The Foley family is subsequently shunned and oppressed by their neighbours; and Johnny is oblivious to the pain and suffering his actions have brought on his wife and children. Mary, who had left home to take a governess position, returns to be with her family and has her own decision to make; despondent and at her wit’s end, Ellen becomes a virtual recluse, choosing to worship at home to avoid the stone throwing and spitting; and the spirited, fair-minded Billy stands up for what he feels is right, refusing to side with his father. Meanwhile, Pat has gone into politics to further the cause and is doing well. Unable to sell locally, Johnny is force to travel to other towns. Tragedy ensues, and events threaten Mary and Bryan’s plans to marry when local police (Emmet Leahy and Benjamin Phelan) consider Bryan a suspect in a recent attack on the family. Eventually, Johnny is compelled to reconsider his acquisition of the Walsh farm—but all too late.

O’Neill is a compelling presence as Johnny; arrogant, stubborn and heavy-handed, there’s a world of pain and shame beneath that harsh exterior. Deeply scarred by the Famine and obsessed with making sure no one starves to death again, Johnny is deaf to alternate solutions and blind to the suffering of his own family—who, ironically, he’s most concerned about protecting. Murtha gives a gentle and heartbreaking performance as the loyal, religiously devout Ellen; but even Ellen can only take so much as their world is destroyed by her husband’s short-sighted, selfish decisions. Powers is playfully charming and politically astute as the determined, forward-thinking Pat; committed to a political solution to his fellow tenants’ predicament, he turns lemons to lemonade as he translates his knowledge and experience of farming issues to the political sphere. O’Regan is a feisty treat as the lusty widow Kitty; with a head for business and an appreciation strapping young men, Kitty injects both keen pragmatism and irreverent humour to the proceedings.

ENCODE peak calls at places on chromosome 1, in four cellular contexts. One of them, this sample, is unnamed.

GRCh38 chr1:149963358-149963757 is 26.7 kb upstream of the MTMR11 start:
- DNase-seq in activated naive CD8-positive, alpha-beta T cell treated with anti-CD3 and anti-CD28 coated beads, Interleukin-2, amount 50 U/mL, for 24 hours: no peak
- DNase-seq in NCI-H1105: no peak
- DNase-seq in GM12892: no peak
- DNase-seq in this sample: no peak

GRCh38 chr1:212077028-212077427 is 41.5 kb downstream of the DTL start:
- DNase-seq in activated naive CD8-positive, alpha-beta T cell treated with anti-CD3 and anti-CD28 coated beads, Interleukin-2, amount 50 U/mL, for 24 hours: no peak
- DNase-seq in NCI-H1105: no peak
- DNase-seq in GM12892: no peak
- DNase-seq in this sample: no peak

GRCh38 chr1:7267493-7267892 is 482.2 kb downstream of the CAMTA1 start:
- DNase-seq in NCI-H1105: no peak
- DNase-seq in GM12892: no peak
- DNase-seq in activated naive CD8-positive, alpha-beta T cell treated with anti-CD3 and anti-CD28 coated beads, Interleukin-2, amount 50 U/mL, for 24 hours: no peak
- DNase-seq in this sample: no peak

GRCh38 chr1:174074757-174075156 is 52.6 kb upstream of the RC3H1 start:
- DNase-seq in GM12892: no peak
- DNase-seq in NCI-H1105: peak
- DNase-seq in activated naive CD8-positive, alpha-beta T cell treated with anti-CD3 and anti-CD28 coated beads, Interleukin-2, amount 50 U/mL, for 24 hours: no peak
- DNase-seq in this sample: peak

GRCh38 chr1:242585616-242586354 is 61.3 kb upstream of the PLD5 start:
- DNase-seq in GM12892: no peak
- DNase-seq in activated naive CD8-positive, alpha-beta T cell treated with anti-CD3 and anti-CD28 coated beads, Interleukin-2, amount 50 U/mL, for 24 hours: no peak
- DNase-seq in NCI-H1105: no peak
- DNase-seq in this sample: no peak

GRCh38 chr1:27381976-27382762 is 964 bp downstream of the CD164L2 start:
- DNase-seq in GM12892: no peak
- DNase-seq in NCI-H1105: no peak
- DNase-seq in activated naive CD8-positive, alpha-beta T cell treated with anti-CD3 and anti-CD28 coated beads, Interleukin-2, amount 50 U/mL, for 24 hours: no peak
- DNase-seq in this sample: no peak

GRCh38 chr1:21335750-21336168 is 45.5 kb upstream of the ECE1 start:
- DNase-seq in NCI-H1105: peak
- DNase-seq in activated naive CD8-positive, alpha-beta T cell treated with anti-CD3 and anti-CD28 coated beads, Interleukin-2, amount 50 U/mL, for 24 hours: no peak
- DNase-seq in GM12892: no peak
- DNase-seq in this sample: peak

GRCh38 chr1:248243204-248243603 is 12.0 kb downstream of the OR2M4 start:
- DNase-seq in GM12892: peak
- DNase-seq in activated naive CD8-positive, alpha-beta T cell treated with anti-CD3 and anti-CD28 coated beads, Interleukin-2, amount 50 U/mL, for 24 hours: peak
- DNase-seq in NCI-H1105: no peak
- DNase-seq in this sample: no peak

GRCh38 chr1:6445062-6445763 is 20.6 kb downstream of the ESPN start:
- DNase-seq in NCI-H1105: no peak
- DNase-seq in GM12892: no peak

It’s a timely production for GTA audiences, given the current climate of high rents, rescinded rent controls and low vacancy rates, combined with frozen wages and a job market that increasingly favours precarious part-time/contract work over more secure permanent full-time positions. Landlords execute suspect renovictions, claiming they or family members are moving in, or turf long-term tenants in favour of opening Airbnb spaces; and tenants fight back with protests, rent strikes and deputations to local government. Desperate times can push people to desperate, sometimes selfish, measures—and also to new, innovative solutions—and hard times bring out the best and the worst in us.

With shouts to the fine design team for their work on this historical drama: Sean Treacy, co-producer Geraldine Browne and Anne Lyons (set); Karlos Griffith (lighting); Dan Schaumann (sound); and Bernadette Hunt (costumes).